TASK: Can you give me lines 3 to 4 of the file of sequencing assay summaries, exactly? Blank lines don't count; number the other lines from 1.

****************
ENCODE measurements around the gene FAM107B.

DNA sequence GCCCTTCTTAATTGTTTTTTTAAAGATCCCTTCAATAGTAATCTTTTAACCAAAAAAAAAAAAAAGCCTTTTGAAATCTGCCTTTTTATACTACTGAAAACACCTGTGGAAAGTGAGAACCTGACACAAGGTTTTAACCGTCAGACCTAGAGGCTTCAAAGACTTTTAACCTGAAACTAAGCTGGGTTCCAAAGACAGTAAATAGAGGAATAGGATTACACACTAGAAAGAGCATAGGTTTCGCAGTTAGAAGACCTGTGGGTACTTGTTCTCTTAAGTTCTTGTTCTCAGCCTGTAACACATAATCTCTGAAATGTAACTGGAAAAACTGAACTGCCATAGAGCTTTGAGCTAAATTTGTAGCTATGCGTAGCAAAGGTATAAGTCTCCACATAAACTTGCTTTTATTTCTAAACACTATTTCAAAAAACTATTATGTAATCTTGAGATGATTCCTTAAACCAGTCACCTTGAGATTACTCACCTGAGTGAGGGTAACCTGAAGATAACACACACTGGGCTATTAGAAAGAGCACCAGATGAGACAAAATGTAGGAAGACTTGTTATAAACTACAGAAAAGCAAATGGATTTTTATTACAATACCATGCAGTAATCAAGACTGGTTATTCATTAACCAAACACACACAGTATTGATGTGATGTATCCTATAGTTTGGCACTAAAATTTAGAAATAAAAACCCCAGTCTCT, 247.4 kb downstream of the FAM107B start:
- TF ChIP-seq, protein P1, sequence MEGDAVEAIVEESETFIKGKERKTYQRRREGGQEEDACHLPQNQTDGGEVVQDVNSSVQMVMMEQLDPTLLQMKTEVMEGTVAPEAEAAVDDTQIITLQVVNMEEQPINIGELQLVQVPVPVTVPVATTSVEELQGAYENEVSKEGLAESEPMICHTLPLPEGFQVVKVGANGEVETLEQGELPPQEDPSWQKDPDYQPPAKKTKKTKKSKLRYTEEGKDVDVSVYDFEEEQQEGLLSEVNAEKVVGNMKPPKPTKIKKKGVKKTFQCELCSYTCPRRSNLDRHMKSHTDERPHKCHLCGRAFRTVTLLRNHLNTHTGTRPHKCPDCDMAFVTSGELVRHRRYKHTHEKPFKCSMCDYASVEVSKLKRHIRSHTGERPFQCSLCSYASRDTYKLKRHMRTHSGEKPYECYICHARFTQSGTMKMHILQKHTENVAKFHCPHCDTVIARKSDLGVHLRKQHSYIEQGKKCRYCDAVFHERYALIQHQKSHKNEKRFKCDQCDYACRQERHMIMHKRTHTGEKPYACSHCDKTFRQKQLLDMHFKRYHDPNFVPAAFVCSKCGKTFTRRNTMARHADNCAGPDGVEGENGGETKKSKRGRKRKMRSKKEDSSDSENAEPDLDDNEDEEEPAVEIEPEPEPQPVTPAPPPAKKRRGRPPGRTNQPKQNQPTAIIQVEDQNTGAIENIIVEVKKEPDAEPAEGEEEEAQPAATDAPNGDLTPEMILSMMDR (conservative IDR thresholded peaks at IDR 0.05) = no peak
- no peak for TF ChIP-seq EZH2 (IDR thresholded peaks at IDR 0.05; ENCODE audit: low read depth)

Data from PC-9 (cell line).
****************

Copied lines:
- TF ChIP-seq, protein P1, sequence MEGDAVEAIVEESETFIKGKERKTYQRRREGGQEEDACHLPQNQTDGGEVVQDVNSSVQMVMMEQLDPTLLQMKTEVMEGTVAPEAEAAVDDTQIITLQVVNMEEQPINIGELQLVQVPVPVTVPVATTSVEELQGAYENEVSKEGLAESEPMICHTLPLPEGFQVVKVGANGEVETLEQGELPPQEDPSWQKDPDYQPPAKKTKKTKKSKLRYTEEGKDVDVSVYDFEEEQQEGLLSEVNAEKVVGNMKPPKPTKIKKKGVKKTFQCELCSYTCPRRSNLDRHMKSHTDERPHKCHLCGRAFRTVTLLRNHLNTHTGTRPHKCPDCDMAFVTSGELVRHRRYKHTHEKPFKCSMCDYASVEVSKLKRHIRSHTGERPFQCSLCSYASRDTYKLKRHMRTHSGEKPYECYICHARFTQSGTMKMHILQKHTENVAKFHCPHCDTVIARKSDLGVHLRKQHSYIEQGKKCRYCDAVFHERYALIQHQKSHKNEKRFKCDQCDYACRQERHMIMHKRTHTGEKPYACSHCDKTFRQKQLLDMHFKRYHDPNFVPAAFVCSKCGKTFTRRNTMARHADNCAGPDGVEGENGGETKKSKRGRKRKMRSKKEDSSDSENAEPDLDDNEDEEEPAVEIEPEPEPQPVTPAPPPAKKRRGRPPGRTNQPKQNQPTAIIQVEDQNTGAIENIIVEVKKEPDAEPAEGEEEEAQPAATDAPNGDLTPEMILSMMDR (conservative IDR thresholded peaks at IDR 0.05) = no peak
- no peak for TF ChIP-seq EZH2 (IDR thresholded peaks at IDR 0.05; ENCODE audit: low read depth)